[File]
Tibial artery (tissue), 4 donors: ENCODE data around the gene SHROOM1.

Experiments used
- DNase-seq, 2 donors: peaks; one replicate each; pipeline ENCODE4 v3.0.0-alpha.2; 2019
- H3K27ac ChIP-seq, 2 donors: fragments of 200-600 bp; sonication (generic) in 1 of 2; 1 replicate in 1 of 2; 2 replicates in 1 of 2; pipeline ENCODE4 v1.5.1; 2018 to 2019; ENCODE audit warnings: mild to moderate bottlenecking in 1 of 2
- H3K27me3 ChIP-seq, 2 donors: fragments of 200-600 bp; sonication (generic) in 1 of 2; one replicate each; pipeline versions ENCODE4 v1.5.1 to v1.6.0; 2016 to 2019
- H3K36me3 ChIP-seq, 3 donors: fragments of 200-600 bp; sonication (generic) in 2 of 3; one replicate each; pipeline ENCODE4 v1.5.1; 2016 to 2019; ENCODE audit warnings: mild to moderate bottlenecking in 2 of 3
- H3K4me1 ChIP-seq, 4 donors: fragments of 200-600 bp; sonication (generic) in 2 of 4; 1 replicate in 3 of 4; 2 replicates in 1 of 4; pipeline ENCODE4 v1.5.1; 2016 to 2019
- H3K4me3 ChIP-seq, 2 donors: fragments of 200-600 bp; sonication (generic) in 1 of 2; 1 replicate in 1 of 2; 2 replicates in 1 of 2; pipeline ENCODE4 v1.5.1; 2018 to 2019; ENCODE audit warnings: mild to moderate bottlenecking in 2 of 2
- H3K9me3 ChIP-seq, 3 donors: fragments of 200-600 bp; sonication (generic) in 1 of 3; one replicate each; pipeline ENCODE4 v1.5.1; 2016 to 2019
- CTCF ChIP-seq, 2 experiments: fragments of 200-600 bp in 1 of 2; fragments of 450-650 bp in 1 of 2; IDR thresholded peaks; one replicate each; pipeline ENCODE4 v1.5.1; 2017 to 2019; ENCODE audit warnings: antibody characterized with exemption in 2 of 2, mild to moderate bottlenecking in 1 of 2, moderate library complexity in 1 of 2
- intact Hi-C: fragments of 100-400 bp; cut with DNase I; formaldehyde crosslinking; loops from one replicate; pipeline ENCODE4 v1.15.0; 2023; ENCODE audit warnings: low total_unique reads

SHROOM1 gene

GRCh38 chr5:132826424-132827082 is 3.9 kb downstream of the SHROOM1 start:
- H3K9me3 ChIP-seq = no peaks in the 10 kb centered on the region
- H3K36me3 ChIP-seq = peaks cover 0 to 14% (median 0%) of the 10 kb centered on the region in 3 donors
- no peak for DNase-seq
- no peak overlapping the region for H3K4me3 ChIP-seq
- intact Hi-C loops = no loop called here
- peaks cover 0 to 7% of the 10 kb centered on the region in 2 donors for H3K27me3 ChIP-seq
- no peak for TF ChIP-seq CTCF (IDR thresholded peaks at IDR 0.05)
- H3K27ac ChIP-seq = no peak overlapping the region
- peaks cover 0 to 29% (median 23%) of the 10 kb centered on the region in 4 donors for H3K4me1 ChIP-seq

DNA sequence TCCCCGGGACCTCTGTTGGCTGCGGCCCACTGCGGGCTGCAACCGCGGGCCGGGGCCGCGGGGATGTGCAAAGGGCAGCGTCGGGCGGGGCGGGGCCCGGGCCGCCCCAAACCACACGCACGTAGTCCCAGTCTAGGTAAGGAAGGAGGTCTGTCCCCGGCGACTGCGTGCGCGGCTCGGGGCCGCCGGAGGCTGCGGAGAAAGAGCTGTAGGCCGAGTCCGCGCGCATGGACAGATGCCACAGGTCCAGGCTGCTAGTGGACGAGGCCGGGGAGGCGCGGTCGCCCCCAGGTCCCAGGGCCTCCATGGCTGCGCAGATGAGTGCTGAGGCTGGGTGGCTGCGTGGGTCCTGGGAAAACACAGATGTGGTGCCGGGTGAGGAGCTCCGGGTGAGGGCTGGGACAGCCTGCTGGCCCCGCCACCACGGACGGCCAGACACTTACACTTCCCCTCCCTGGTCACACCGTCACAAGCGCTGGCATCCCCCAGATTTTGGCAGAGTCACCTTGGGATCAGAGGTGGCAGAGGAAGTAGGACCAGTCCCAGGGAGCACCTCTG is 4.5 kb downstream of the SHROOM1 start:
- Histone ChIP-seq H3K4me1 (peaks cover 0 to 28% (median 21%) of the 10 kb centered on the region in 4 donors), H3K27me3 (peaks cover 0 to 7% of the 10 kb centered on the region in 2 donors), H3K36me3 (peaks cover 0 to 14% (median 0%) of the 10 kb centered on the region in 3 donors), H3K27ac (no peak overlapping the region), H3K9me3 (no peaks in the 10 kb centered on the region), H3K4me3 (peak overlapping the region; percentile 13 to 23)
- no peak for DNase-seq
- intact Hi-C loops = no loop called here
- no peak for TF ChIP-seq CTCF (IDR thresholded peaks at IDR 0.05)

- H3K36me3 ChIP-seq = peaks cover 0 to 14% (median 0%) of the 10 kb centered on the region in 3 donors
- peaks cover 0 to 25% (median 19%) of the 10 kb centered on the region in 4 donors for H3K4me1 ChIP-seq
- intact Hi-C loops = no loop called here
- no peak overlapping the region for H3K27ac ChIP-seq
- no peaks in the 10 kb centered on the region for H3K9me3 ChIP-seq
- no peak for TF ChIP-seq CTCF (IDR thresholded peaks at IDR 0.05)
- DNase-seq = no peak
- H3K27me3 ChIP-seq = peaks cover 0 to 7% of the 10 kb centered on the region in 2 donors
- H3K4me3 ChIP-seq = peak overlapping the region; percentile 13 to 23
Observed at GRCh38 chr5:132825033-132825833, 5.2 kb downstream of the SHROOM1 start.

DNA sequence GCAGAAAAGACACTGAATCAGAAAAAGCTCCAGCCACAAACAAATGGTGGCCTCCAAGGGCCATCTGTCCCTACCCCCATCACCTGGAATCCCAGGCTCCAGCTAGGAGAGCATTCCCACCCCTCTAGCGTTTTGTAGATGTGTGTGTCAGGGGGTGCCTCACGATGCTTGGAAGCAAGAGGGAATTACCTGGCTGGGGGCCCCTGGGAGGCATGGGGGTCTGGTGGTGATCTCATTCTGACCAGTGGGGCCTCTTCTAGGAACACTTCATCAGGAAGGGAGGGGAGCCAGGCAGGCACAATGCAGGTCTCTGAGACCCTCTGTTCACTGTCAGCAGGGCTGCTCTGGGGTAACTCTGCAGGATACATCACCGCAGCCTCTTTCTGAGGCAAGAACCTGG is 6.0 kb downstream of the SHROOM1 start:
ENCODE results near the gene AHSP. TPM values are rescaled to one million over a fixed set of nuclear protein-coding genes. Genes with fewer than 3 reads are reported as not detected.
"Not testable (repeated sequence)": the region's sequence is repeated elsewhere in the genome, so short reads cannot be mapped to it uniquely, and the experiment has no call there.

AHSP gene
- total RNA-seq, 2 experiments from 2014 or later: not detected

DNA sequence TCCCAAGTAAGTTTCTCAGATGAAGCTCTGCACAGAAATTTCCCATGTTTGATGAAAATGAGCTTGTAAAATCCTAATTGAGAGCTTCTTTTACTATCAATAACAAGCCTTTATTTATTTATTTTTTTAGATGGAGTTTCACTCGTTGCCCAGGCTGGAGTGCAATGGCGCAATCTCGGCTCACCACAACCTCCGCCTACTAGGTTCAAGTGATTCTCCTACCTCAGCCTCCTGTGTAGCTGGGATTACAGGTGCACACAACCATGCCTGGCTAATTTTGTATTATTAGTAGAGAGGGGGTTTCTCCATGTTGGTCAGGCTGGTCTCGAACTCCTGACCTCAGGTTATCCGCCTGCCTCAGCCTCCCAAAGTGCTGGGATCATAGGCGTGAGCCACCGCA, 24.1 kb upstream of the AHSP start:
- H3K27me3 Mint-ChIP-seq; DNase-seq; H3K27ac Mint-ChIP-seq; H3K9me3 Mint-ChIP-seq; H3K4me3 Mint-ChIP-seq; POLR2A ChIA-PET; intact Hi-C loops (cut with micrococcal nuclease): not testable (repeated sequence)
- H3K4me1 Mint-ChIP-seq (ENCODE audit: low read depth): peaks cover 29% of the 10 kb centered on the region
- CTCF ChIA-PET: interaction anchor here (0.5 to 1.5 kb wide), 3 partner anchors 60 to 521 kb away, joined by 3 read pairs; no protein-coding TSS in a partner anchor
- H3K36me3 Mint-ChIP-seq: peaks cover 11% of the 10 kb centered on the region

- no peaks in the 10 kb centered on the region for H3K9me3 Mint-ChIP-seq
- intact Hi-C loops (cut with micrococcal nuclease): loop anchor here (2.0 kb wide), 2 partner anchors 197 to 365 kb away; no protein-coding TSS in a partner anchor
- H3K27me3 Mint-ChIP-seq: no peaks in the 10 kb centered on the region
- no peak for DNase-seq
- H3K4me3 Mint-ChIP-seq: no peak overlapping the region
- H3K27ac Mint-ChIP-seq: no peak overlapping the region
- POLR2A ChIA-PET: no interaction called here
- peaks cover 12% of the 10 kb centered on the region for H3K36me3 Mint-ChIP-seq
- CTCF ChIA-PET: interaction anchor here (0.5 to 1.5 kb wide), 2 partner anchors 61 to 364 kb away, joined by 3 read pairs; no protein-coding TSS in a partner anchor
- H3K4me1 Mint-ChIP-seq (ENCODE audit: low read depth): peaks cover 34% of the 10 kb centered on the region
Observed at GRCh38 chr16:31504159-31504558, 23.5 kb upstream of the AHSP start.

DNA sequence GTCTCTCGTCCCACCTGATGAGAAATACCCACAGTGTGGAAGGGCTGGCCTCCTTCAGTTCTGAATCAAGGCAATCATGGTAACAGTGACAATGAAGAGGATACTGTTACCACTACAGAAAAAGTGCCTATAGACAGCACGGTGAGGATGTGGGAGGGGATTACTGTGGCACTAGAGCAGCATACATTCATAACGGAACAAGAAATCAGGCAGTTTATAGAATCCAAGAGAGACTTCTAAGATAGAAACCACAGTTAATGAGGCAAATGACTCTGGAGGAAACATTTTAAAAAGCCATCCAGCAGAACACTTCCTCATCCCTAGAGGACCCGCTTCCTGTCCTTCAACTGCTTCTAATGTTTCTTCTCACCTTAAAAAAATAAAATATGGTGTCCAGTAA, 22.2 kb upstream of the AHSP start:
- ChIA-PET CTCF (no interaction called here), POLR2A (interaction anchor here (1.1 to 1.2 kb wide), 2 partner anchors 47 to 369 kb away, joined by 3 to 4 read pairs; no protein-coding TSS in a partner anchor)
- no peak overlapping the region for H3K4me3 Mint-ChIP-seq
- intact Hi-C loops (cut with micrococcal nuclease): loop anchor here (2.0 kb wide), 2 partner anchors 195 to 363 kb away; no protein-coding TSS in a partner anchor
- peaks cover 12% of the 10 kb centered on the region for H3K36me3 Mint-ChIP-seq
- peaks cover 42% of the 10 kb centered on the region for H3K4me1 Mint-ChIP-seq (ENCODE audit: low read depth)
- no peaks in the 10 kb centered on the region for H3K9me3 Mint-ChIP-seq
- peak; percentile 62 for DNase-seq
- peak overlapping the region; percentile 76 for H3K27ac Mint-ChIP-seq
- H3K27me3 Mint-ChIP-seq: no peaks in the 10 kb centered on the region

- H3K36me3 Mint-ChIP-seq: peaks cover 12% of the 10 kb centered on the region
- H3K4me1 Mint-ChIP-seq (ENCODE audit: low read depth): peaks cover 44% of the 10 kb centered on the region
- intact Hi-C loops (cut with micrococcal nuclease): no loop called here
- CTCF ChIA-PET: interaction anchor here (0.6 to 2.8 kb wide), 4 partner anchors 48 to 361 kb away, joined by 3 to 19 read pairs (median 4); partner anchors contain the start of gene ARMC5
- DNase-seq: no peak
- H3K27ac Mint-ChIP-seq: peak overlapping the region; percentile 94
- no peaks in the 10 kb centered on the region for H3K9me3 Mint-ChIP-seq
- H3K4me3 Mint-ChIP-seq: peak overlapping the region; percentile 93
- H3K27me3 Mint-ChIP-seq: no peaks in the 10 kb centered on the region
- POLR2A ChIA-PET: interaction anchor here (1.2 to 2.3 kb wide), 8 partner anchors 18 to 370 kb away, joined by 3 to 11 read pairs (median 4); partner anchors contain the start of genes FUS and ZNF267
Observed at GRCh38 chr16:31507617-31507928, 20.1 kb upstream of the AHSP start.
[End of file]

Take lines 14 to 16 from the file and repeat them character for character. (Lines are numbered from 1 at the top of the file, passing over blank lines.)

- H3K9me3 ChIP-seq = no peaks in the 10 kb centered on the region
- H3K36me3 ChIP-seq = peaks cover 0 to 14% (median 0%) of the 10 kb centered on the region in 3 donors
- no peak for DNase-seq